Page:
If Celtic’s citizen journalists, those who have been busy destroying the reputations of the men who run Rangers, fancy a change of pace, what about taking a complete look at the compensation package of our own chief executive, and what exactly he’s doing for his money? From what I can see, our commercial wing is not growing one iota, which is why the club’s policy of strengthening the playing squad year on year has morphed into buying to sell.
In other words, Peter Lawwell is failing in his most fundamental job, the one he is paid handsomely for, which is to increase the off-field revenues so we can fund the end product on the pitch. Instead of that, we are in the perverse position of having the club’s scouting system working as an arm of the commercial wing, finding assets for us to dispose of at a profit.
Are we a football club, or are we a business? Is his bonus related to profits? If so, isn’t that a sterling case of letting the tail wag the dog?
Doesn’t it put us a risk of a strategy where the strength of the team sheet is a secondary consideration next to the balance sheet?
How else do you explain the sale of our two best players from last year and the utter failure to replace them prior to this game?
Let’s come right out and tell it like it is, with no bullshit attached. The Wanyama and Hooper money has been banked. It is not going to be spent, and it never was.
The PLC board would have earmarked a fraction of our likely Champions League group stages income instead, and that’s what the manager would have been given for his transfer budget.
There are two scenarios here which explain this situation. In one, our board is hoovering up money to plug some hole in the balance sheet that we’ve not been told about, or they’re shoring up our finances for some future calamity, although I have no earthly idea of what that could be. In the second scenario, the club is spending an absurd amount of money, at a rapid rate, and the commercial department – of which Lawwell is the head – is performing dreadfully.
Either way, it’s time he was gone. The commercial arm is no longer supporting the team. The team is bailing out the commercial arm, and that is his failure as much as the on-field setbacks are the failure of the manager.
Peter Lawwell can bank all the money he wants, but in a couple of weeks he will be in Monaco for the European draw, and this time he will not be the strutting, preening, arrogant example of smug superiority he was this time last year.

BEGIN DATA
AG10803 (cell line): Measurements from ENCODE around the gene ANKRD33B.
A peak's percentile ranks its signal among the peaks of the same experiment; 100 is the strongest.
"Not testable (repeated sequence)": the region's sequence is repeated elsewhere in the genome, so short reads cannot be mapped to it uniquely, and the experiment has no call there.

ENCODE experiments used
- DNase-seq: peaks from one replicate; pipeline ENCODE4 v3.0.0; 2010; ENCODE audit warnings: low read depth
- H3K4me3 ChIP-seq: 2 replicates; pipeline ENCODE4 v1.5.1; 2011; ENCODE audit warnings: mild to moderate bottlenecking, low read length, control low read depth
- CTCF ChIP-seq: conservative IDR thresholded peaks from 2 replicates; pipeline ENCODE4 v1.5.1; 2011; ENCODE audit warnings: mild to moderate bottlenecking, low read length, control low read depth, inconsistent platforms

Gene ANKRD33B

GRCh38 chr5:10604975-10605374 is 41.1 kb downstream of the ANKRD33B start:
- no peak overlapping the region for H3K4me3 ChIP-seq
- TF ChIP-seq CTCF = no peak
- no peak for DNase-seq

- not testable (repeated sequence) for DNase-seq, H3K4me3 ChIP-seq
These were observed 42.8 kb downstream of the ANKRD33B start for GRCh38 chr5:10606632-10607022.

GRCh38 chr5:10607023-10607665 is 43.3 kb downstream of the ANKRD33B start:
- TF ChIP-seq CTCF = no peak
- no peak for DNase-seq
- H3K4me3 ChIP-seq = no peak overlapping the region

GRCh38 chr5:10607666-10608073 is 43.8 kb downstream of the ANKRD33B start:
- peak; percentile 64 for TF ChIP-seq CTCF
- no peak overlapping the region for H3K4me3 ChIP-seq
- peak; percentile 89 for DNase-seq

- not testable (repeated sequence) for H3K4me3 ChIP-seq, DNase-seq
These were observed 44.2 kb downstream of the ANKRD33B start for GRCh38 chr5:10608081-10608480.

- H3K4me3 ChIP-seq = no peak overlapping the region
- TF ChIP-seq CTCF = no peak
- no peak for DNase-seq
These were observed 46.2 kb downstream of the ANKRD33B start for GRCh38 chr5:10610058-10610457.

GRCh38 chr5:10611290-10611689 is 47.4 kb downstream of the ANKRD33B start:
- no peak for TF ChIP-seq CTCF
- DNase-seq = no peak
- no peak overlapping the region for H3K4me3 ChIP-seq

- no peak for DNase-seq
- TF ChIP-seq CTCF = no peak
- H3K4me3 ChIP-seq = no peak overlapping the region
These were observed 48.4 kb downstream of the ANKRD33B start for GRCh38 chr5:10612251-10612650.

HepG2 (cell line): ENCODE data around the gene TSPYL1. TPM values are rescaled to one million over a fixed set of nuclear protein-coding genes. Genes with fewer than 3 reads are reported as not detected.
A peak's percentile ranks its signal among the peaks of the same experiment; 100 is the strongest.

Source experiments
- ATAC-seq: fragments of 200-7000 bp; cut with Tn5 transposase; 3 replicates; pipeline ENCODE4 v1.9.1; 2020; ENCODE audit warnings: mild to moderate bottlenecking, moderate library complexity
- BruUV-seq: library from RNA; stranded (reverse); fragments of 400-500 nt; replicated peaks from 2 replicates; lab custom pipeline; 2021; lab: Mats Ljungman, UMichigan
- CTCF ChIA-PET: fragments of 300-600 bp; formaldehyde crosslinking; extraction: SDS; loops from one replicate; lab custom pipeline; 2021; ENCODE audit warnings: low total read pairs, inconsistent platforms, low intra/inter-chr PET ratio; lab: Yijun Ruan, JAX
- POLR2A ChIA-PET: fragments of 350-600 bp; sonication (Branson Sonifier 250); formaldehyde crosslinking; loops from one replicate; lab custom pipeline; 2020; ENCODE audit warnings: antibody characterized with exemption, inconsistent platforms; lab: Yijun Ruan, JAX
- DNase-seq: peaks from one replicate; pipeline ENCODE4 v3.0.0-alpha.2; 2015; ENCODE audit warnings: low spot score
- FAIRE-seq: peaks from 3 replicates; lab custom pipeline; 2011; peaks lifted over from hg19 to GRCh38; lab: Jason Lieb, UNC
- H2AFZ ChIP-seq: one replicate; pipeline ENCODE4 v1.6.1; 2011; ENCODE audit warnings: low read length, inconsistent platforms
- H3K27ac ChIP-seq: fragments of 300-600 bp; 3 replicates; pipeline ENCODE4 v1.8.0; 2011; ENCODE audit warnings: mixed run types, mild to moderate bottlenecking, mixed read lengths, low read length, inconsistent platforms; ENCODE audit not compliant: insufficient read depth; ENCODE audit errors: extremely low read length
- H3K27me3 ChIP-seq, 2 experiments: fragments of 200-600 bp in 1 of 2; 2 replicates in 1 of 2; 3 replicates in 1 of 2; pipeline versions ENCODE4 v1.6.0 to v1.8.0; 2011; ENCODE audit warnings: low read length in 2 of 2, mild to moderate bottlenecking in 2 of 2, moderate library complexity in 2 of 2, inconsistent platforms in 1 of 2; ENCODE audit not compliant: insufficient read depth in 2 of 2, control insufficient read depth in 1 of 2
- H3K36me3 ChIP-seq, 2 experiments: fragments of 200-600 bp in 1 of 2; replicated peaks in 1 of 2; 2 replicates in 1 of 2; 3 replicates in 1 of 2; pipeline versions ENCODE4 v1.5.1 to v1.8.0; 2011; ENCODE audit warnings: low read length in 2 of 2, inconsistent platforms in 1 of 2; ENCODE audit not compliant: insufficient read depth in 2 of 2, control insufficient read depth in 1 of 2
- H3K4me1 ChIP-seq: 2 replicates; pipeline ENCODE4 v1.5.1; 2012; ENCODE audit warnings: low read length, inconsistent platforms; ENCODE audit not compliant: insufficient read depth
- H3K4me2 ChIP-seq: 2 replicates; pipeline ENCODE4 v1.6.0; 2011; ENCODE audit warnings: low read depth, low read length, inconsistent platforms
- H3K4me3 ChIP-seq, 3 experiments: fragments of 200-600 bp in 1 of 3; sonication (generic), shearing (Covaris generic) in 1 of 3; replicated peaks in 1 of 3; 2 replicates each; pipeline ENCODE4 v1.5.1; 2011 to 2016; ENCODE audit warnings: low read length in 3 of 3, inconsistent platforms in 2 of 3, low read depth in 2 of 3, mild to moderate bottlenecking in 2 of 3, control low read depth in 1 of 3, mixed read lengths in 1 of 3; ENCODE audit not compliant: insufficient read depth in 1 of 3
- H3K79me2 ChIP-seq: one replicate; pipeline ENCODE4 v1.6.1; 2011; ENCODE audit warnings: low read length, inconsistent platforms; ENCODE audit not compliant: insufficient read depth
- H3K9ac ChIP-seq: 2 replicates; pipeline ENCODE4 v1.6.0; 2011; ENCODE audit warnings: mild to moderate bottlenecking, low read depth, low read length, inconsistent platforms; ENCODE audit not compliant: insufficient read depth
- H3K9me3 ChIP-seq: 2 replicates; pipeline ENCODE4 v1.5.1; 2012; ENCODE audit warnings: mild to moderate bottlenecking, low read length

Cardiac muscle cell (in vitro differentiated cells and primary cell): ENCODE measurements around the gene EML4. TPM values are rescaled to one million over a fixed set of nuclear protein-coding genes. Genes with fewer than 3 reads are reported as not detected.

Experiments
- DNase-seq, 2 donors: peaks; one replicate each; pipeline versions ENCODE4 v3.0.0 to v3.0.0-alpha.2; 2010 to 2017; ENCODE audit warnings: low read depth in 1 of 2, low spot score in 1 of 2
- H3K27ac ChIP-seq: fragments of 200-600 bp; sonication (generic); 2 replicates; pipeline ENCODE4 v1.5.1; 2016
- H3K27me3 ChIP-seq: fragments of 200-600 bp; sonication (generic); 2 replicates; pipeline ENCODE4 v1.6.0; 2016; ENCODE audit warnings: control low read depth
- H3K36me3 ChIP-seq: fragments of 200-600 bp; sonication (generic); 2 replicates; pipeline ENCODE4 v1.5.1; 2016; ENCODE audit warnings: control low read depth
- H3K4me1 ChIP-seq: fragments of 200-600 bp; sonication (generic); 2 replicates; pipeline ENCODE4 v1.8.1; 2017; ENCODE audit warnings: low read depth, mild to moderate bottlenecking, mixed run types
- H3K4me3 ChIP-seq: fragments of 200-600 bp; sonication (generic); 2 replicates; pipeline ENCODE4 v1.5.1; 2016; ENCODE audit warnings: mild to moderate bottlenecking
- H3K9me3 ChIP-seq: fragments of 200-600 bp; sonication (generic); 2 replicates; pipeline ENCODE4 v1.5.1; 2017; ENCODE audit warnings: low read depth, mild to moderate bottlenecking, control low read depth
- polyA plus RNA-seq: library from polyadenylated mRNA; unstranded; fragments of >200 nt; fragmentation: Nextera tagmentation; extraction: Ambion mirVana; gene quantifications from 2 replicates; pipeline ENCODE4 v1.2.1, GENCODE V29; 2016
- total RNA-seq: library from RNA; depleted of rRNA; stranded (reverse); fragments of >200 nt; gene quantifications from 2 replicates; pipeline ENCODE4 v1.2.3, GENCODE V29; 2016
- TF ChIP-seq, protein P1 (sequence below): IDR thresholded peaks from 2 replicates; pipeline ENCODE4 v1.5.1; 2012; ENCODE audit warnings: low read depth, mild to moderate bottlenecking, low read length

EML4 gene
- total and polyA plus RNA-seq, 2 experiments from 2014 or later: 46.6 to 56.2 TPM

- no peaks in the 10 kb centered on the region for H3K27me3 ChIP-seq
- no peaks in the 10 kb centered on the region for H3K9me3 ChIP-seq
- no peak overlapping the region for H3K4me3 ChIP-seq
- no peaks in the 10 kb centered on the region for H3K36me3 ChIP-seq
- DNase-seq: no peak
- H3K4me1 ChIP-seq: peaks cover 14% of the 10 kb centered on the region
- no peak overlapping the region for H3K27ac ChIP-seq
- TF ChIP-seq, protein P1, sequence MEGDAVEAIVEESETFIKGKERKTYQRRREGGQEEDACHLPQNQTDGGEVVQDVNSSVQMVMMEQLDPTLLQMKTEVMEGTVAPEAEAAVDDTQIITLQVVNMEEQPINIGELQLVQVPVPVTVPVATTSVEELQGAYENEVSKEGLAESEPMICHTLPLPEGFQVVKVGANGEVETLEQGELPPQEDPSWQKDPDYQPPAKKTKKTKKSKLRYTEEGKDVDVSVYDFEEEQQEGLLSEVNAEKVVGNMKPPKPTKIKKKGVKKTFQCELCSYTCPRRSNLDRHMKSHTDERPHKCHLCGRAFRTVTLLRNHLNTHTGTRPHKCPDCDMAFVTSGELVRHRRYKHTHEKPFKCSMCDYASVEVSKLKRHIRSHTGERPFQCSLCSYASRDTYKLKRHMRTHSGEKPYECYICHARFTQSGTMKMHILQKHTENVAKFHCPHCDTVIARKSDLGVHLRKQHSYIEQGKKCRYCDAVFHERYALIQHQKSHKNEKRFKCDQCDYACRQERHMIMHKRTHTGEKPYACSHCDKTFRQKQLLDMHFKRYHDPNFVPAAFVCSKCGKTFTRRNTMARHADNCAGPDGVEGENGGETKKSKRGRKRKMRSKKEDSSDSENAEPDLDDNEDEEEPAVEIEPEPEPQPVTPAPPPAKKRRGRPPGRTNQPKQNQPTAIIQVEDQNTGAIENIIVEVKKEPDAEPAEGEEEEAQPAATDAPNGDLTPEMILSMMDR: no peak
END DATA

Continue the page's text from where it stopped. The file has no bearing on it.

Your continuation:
Either he’ll be at the Champions League draw, as the man his manager and team bailed out of a Hell of a hole, or he’ll be at the Europa League draw, entering and leaving the building under a blanket if he doesn’t want to look at the sniggering faces of Europe’s elite sides as he passes their way.
It will not matter whether it’s as the standing joke, the man who suggested last year that “this is where we belong”, only for his own complacency and arrogance to see us demoted 12 months hence, or whether he’s the luckiest man in the room. His peers will know he blew it. They will know he’s lost it, if he ever had it in the first place.
They will know that he is the man who sanctioned the sale of his club’s two best players before he had replacements, and who’s team, and manager, was asked to pay the price. Not a visionary, but the stupidest man in the room, by far. Think the big boys in the EPL would want him now?
Tonight, Celtic supporters across the world are sick and tired of paying through the nose to watch substandard stuff, in a substandard corrupt backwater of the game. Our board has failed to tackle the vested interests and the crooks and the cheats at the very top. They have failed to maintain the level of our playing squad, and the reputation of the club will undoubtedly suffer as a result if this team is unable to overturn the two goal deficit next week.
The players, the manager, the chief executive and others will still get their wages. £20 million will still sit in the bank, but it will certainly be eroded over the course of this long, hard year if we are reduced to the second tier tournament.
When you act like a second tier team – boasting about how you are a selling club instead of trying to build for the future – then this is what you deserve.
For the record, to those who have stated tonight that the Europa League is probably more our level, you are a prime example of what I said in a previous article about those who “settle for.”
Yet there’s an undeniable truth to what you’ve said. Right now that is what we are. This time last year we were riding high. That we are here is not an accident.
It is the predictable – indeed the inevitable – result of the strategy so many of you seem to love.
You will accuse us tonight of “enjoying” this defeat because it vindicates us. It gives me no pleasure at all to be right here, and I advise that no-one ever says this to my face.
You though, you should enjoy it.
This is what you’d have of us. This is what the policy is all about. This is what happens when you erode the team sheet to inflate the balance sheet.
This is what comes of “settling for.”